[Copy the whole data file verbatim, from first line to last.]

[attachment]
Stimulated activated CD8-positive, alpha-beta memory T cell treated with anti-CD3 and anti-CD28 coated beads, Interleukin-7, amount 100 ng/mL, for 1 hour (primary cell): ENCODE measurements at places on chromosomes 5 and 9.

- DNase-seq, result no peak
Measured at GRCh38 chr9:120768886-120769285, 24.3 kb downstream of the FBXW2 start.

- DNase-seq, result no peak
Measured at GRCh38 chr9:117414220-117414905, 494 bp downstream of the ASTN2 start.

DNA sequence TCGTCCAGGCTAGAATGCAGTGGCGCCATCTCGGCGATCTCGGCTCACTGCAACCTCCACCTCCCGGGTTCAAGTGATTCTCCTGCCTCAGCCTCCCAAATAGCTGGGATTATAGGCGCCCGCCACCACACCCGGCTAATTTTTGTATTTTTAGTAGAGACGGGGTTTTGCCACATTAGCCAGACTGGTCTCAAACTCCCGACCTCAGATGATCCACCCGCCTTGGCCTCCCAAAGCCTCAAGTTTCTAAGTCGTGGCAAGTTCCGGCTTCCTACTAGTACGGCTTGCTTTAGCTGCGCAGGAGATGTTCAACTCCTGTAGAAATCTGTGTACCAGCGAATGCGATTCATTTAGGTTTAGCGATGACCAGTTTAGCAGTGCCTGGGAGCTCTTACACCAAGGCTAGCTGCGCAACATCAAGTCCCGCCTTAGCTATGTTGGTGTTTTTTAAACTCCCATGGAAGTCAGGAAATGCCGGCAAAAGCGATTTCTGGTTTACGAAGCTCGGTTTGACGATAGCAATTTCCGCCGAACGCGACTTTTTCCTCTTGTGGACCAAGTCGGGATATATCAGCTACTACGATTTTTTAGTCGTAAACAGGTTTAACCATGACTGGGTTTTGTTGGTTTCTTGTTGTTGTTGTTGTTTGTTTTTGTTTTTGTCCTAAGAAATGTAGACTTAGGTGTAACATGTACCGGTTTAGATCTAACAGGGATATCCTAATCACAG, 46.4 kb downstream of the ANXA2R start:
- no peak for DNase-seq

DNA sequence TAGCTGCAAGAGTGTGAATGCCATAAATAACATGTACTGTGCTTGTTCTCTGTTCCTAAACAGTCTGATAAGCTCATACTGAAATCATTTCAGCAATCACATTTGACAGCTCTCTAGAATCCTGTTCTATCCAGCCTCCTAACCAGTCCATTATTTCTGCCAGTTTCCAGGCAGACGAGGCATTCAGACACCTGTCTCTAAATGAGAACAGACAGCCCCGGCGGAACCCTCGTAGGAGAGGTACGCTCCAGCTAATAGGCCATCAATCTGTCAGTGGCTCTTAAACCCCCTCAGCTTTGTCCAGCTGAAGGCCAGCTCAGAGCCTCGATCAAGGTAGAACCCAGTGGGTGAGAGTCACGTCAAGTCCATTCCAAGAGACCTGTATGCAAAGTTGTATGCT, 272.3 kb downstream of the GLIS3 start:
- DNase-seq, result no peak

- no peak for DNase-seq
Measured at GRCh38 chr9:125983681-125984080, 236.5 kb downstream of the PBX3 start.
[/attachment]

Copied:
Stimulated activated CD8-positive, alpha-beta memory T cell treated with anti-CD3 and anti-CD28 coated beads, Interleukin-7, amount 100 ng/mL, for 1 hour (primary cell): ENCODE measurements at places on chromosomes 5 and 9.

- DNase-seq, result no peak
Measured at GRCh38 chr9:120768886-120769285, 24.3 kb downstream of the FBXW2 start.

- DNase-seq, result no peak
Measured at GRCh38 chr9:117414220-117414905, 494 bp downstream of the ASTN2 start.

DNA sequence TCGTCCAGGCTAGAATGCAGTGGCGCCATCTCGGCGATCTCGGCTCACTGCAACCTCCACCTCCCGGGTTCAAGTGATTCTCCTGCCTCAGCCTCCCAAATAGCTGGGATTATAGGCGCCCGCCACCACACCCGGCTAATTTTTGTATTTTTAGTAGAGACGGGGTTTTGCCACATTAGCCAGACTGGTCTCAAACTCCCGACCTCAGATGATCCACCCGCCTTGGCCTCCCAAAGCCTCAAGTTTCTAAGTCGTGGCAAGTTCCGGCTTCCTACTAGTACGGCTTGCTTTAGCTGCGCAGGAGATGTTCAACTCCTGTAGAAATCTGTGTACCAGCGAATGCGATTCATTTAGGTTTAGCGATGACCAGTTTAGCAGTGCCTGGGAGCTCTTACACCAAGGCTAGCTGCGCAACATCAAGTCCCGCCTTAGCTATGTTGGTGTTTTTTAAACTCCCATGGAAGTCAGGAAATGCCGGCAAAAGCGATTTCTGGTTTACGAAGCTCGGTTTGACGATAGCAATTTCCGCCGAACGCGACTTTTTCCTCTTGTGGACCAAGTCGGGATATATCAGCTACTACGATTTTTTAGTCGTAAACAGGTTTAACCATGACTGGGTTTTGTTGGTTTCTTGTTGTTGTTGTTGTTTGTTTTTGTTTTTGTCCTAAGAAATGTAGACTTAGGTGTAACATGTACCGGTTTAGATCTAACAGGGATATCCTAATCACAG, 46.4 kb downstream of the ANXA2R start:
- no peak for DNase-seq

DNA sequence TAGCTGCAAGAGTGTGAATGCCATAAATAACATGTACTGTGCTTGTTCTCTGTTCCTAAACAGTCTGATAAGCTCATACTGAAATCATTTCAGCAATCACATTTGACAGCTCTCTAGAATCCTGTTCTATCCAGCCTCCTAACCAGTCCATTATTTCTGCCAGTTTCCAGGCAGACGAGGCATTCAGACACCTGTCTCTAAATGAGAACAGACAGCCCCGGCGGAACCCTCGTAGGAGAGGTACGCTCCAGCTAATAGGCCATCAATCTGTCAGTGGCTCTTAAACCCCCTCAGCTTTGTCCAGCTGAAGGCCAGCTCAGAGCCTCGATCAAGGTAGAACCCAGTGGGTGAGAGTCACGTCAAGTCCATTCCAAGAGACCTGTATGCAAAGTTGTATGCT, 272.3 kb downstream of the GLIS3 start:
- DNase-seq, result no peak

- no peak for DNase-seq
Measured at GRCh38 chr9:125983681-125984080, 236.5 kb downstream of the PBX3 start.